But there has been much talk about the need for transparency in our tribal government. As a tribal member and a member of the press, I believe in providing the public with as much information as possible. But the public has different meanings to different people, particularly in Indian Country. The One Feather is a public-facing entity. To inform our most remotely connected tribal members, the One Feather uses media platforms with as much reach as possible. Disseminating information this way also means that many non-Indian, unenrolled people also see our information. Which seems to be the heartburn issue for our government. The tribal government continuously works on the economic strategies of its financial arsenal to enhance the prosperity of the membership. And that arsenal includes brick-and-mortar development, investments in business opportunities, and lobbying other governments for opportunities at the state and federal levels. And discussions about all the development, opportunities, and lobbying require some amount of confidential discussion. Because competitors have big ears (if they are smart competitors) and will leverage any information provided to them for their betterment, regardless of the harm they may do to the tribe.
So, the ongoing dilemma is how to inform the shareholders, the enrolled members of the tribe, about negotiations and information they have a right to know, without providing that same confidential information to a world that includes real and prospective competitors. And how do you inform a membership of 16,500 and educate all of them on the finer points of confidentiality?
Closed-circuit (I apologize for the old-timer reference) cable and encrypted web portals have been suggested as solutions for dropping data to the membership without letting the world know. And that may end up being a fine solution in the long run, but the information vacuum exists now and until that remedy is provided by the government, there will be times when most tribal members will be in the dark.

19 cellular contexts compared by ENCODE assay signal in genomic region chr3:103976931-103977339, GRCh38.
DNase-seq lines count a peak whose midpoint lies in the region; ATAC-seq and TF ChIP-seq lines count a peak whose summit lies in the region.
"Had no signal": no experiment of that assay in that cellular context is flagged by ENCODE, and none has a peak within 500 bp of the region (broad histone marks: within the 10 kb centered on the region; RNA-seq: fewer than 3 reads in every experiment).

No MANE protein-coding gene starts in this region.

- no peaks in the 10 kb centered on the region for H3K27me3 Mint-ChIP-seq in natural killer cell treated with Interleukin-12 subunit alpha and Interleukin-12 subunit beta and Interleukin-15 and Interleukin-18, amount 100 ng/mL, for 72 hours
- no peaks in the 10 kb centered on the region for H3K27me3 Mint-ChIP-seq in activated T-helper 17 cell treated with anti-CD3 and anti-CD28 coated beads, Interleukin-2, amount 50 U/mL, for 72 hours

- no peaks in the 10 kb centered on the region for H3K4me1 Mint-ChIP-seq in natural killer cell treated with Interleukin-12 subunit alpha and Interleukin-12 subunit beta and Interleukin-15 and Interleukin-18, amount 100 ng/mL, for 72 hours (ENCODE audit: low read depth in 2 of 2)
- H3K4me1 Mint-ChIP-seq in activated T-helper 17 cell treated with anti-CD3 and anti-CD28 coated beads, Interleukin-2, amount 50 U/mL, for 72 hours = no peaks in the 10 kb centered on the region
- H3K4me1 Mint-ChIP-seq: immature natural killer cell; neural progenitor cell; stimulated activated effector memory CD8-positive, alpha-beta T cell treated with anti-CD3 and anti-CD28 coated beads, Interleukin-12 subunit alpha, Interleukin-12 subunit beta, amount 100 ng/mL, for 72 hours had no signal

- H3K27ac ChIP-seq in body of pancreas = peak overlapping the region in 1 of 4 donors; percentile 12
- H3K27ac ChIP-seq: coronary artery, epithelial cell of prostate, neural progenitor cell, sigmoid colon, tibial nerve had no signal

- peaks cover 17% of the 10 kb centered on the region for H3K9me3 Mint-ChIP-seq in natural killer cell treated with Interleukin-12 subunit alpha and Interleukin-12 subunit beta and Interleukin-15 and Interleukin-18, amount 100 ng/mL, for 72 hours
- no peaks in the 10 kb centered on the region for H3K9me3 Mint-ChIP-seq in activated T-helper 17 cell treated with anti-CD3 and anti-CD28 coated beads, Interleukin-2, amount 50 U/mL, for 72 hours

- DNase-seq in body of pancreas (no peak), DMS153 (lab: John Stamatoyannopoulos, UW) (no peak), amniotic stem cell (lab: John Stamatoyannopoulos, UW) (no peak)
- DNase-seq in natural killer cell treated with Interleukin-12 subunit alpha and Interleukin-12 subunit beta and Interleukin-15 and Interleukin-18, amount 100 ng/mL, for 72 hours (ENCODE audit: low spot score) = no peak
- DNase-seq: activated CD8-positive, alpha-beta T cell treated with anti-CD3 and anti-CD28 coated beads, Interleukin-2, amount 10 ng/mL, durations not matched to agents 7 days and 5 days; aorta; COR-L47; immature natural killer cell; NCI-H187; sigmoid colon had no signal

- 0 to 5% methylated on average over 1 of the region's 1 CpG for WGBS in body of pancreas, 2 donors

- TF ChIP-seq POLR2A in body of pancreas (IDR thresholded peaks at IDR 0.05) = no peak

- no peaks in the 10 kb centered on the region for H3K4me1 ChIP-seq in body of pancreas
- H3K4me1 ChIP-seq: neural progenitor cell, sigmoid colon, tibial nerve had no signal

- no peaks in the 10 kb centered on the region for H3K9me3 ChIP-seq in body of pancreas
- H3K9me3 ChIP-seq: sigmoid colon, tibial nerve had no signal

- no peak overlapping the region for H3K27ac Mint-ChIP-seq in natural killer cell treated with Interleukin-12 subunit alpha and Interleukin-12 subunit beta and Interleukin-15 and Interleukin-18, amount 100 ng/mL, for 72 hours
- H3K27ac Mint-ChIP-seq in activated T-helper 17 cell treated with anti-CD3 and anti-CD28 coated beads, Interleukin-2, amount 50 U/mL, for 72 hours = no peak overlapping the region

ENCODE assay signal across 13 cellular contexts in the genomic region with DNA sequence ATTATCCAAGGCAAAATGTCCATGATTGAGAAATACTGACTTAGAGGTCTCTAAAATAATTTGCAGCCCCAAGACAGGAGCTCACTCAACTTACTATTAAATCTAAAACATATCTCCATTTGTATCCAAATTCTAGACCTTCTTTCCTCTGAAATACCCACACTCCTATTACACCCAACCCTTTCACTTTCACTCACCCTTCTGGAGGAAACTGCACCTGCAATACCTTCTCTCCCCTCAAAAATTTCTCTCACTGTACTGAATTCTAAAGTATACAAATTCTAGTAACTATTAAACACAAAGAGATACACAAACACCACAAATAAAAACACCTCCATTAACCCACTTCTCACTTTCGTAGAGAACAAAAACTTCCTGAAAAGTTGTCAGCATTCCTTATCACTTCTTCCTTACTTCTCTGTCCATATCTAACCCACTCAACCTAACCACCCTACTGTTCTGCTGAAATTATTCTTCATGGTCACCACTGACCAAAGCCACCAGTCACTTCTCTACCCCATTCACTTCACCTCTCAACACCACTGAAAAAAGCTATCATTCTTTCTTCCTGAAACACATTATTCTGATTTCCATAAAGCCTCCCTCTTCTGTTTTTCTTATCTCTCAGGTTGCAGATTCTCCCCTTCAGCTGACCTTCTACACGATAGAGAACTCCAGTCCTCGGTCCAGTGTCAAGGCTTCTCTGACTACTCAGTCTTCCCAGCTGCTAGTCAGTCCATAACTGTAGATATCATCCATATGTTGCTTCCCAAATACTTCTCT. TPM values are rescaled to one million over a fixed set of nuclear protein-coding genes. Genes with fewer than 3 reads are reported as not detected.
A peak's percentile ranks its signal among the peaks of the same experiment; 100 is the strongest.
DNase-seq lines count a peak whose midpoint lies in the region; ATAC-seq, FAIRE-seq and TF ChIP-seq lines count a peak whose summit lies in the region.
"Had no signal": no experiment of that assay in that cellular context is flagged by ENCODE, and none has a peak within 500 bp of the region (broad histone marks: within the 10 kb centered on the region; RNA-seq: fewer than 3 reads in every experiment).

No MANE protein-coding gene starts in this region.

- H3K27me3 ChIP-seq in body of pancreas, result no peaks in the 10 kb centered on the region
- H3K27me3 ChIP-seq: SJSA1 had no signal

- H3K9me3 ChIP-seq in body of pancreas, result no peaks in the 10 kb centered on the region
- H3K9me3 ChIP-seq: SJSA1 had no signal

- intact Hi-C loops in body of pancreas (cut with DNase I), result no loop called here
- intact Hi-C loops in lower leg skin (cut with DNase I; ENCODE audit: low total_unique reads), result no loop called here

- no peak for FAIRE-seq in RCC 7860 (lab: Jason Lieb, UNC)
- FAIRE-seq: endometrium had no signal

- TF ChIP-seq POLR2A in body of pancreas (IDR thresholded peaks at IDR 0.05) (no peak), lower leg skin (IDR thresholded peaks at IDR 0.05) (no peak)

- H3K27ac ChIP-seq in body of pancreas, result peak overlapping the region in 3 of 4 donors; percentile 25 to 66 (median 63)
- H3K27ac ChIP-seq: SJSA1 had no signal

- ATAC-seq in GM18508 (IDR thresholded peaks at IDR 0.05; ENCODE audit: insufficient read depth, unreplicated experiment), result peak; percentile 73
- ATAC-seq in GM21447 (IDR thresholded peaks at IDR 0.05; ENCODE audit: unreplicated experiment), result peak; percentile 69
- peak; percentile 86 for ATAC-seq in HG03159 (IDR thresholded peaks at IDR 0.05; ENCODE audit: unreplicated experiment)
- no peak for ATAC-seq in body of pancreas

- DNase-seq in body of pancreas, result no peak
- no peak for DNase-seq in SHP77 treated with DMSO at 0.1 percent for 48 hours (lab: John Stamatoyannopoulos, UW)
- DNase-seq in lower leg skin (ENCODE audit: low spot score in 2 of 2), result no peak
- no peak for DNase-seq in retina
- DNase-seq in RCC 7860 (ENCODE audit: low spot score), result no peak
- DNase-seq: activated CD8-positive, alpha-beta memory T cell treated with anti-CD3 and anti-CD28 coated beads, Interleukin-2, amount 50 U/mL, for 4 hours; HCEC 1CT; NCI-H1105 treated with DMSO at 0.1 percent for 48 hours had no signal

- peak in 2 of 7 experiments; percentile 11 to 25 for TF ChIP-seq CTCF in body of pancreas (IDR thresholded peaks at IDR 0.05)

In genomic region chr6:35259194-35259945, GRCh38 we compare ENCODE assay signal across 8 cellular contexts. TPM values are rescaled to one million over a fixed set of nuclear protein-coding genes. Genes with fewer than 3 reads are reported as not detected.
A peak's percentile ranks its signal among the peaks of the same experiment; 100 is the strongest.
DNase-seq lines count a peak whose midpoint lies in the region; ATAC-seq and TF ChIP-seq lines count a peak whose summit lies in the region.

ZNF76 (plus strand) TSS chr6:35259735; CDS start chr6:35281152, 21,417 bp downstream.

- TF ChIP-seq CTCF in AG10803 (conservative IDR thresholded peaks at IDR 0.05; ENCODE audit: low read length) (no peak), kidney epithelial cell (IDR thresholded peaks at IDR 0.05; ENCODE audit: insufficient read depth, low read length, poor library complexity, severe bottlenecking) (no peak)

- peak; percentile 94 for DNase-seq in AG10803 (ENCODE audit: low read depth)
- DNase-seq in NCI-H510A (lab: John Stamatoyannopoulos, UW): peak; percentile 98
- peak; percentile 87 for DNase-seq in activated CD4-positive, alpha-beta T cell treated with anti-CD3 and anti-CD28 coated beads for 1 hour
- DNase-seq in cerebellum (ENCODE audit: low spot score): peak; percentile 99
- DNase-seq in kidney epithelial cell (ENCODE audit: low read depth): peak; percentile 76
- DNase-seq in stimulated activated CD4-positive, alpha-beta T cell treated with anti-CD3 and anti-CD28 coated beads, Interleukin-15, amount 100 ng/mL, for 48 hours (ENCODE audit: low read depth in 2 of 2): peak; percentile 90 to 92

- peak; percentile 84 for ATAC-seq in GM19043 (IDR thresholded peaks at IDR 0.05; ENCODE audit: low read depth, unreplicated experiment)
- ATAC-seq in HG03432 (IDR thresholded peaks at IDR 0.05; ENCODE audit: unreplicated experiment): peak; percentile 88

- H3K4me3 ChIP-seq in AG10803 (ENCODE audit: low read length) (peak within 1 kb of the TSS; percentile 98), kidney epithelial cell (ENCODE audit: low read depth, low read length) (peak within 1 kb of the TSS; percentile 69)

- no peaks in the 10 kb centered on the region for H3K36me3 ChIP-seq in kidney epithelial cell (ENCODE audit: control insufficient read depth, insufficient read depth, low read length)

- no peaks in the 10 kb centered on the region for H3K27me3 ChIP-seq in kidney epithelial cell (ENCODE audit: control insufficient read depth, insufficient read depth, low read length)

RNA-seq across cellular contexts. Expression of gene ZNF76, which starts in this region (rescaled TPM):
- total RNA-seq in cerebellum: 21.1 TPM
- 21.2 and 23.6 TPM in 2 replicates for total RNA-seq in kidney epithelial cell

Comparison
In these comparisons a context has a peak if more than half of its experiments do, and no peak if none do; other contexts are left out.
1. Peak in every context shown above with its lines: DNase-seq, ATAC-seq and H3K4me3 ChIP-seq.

The Cherokee Code refers to this issue in its definition of executive sessions of the Tribal Council. The Code says that anything not necessarily deemed confidential that is said during a closed session should be shared with the membership, all the membership. But the way that is usually chosen to provide information to the community is though Tribal Council representatives’ visits to community club meetings. And even the most well attended community club meetings are visited by a small fraction of the overall community. So, it is a good guess that most tribal members are not informed about many of the things that transpire during a closed session.
Then there is the government’s ability to “turn off the cameras” during open sessions. The rationale for doing it is allegedly so that sensitive issues may be discussed and even voted on without non-Indians, or outsiders, getting the information, yet still allow select tribal members-those in the Tribal Council chambers-to see and hear the discussion. But the impact is not just that. It also shuts off all those tribal members who either chose not to attend in person or are possibly physically unable to be there. This “tool” can be used at will by our government. Most of the time, all you will hear is the command to “turn off the cameras.” The only members who will hear the discussion are those who came to the Tribal Council chambers, and typically the only people who attend are those with items on the agenda. And there have been instances when these off-camera open sessions transitioned to executive sessions when members of the press were in Chambers (the media is asked to clear the Chambers when that happens). After all, having a reporter in the open session with the cameras off would defeat the objective of keeping those discussions out of the public eye.
The tribe truly needs to come to terms with the dissemination of information. In the EBCI Annual Report 2022, in the Vision Statement, one of the bullet points states, “By 2025, the Eastern Band of Cherokee Indians will be the most informed membership in Indian Country.” If the tribe is going to achieve that vision for itself, things must change. If technology is the answer, providing secure portals on the Internet for tribal members to review proprietary information, then the tribal government should prioritize and fast-track that technology. If the answer is changing tribal law to provide more open access of information to the membership, then they have the power to quickly do so.
Knowledge is power and the power belongs to the tribal members, all of us.